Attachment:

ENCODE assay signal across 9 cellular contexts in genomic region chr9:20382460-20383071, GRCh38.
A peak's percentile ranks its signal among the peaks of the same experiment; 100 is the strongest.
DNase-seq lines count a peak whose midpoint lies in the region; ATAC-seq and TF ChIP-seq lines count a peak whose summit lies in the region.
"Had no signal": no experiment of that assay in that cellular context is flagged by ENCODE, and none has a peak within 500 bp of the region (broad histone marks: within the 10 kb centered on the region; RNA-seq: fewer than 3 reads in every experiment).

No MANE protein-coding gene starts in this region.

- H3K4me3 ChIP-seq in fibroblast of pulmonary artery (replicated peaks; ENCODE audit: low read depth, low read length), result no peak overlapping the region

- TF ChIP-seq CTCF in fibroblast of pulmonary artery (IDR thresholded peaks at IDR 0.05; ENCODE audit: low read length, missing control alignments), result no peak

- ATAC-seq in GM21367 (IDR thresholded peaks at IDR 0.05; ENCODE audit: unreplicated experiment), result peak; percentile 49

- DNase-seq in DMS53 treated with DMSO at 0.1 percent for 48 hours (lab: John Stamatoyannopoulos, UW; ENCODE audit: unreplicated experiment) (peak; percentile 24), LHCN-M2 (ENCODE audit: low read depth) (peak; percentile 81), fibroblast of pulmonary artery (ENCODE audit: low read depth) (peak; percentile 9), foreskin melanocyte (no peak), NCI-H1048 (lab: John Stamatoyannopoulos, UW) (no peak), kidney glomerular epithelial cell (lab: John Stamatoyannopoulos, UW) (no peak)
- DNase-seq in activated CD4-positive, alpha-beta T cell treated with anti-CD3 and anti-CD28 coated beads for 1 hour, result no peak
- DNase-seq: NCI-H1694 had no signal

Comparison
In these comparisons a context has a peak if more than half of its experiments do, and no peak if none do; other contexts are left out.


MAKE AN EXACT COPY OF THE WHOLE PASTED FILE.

ENCODE assay signal across 9 cellular contexts in genomic region chr9:20382460-20383071, GRCh38.
A peak's percentile ranks its signal among the peaks of the same experiment; 100 is the strongest.
DNase-seq lines count a peak whose midpoint lies in the region; ATAC-seq and TF ChIP-seq lines count a peak whose summit lies in the region.
"Had no signal": no experiment of that assay in that cellular context is flagged by ENCODE, and none has a peak within 500 bp of the region (broad histone marks: within the 10 kb centered on the region; RNA-seq: fewer than 3 reads in every experiment).

No MANE protein-coding gene starts in this region.

- H3K4me3 ChIP-seq in fibroblast of pulmonary artery (replicated peaks; ENCODE audit: low read depth, low read length), result no peak overlapping the region

- TF ChIP-seq CTCF in fibroblast of pulmonary artery (IDR thresholded peaks at IDR 0.05; ENCODE audit: low read length, missing control alignments), result no peak

- ATAC-seq in GM21367 (IDR thresholded peaks at IDR 0.05; ENCODE audit: unreplicated experiment), result peak; percentile 49

- DNase-seq in DMS53 treated with DMSO at 0.1 percent for 48 hours (lab: John Stamatoyannopoulos, UW; ENCODE audit: unreplicated experiment) (peak; percentile 24), LHCN-M2 (ENCODE audit: low read depth) (peak; percentile 81), fibroblast of pulmonary artery (ENCODE audit: low read depth) (peak; percentile 9), foreskin melanocyte (no peak), NCI-H1048 (lab: John Stamatoyannopoulos, UW) (no peak), kidney glomerular epithelial cell (lab: John Stamatoyannopoulos, UW) (no peak)
- DNase-seq in activated CD4-positive, alpha-beta T cell treated with anti-CD3 and anti-CD28 coated beads for 1 hour, result no peak
- DNase-seq: NCI-H1694 had no signal

Comparison
In these comparisons a context has a peak if more than half of its experiments do, and no peak if none do; other contexts are left out.